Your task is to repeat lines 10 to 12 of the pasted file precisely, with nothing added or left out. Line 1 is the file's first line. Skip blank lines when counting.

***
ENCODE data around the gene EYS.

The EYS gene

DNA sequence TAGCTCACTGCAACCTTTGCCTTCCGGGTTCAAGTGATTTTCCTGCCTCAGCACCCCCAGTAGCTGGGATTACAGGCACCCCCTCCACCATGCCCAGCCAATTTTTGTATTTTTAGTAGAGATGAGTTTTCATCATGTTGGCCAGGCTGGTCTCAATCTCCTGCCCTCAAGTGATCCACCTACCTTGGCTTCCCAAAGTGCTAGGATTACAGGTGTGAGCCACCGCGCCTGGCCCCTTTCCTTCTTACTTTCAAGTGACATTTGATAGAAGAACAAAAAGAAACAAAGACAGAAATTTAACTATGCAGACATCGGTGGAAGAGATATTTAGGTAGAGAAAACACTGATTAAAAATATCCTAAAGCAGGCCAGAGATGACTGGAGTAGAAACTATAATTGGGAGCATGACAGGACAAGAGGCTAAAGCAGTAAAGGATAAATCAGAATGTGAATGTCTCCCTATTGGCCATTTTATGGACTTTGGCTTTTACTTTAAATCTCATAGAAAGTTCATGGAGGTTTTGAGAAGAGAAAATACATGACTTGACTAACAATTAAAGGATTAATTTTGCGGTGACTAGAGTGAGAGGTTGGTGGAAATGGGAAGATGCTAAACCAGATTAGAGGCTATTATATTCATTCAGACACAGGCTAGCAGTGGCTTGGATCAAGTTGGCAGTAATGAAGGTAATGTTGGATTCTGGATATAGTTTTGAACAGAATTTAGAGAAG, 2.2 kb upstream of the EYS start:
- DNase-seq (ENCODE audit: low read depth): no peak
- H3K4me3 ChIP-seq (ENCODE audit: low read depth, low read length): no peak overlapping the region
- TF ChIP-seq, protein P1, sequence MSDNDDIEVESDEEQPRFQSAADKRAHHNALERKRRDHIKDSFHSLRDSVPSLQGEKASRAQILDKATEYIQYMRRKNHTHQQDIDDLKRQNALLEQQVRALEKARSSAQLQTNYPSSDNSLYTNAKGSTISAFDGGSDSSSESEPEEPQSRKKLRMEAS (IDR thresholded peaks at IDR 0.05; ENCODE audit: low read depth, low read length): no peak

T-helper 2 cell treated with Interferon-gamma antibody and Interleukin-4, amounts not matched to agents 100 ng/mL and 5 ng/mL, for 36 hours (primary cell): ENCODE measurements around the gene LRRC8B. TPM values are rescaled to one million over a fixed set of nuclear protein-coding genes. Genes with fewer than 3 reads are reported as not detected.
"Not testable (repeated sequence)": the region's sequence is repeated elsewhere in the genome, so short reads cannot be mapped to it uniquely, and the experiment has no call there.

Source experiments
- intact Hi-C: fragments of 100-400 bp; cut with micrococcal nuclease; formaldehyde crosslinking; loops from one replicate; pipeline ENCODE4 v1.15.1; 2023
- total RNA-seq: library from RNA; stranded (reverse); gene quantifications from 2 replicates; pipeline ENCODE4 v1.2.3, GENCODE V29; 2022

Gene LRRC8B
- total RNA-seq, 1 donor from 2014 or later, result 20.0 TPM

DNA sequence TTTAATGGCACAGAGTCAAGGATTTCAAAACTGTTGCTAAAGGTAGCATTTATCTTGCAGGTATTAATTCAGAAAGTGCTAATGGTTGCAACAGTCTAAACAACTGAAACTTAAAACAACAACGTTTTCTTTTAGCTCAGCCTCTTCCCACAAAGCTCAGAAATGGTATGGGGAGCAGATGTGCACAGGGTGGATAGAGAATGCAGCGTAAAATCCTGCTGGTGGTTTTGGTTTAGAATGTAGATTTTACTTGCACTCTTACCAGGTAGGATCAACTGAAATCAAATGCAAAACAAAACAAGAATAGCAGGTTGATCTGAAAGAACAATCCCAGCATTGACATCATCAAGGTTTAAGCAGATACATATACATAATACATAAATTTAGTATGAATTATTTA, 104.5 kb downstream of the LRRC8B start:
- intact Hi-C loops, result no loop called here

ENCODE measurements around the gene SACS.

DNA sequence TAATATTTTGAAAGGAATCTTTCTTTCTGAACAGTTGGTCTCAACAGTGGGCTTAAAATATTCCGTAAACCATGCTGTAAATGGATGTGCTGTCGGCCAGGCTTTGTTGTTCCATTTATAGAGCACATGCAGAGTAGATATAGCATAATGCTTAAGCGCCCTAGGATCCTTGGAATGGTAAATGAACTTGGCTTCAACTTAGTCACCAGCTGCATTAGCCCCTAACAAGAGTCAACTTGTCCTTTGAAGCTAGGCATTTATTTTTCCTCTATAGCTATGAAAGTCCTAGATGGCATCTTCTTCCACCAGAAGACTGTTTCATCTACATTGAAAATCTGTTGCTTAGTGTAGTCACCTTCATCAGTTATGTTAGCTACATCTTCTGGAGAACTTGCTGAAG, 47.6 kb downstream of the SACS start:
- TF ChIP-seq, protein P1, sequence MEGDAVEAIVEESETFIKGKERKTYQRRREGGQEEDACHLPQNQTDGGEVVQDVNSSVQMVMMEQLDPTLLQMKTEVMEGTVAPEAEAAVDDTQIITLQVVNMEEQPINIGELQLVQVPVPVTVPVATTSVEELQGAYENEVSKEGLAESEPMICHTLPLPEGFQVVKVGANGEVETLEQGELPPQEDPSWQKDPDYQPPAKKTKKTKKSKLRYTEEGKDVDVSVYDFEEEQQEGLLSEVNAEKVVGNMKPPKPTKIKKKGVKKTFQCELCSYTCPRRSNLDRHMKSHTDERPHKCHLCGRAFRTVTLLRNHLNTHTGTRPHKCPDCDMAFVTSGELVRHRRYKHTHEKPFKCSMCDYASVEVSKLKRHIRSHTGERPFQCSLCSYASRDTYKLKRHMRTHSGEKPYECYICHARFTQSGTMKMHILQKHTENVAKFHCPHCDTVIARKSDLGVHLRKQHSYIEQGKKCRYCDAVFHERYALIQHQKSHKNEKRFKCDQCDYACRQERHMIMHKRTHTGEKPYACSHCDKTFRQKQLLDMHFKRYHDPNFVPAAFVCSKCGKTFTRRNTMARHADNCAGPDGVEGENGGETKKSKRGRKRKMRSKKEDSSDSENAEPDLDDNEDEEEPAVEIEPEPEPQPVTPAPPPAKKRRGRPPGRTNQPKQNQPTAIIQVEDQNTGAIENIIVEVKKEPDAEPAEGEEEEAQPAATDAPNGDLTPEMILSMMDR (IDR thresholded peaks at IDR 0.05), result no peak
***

- intact Hi-C: fragments of 100-400 bp; cut with micrococcal nuclease; formaldehyde crosslinking; loops from one replicate; pipeline ENCODE4 v1.15.1; 2023
- total RNA-seq: library from RNA; stranded (reverse); gene quantifications from 2 replicates; pipeline ENCODE4 v1.2.3, GENCODE V29; 2022

Gene LRRC8B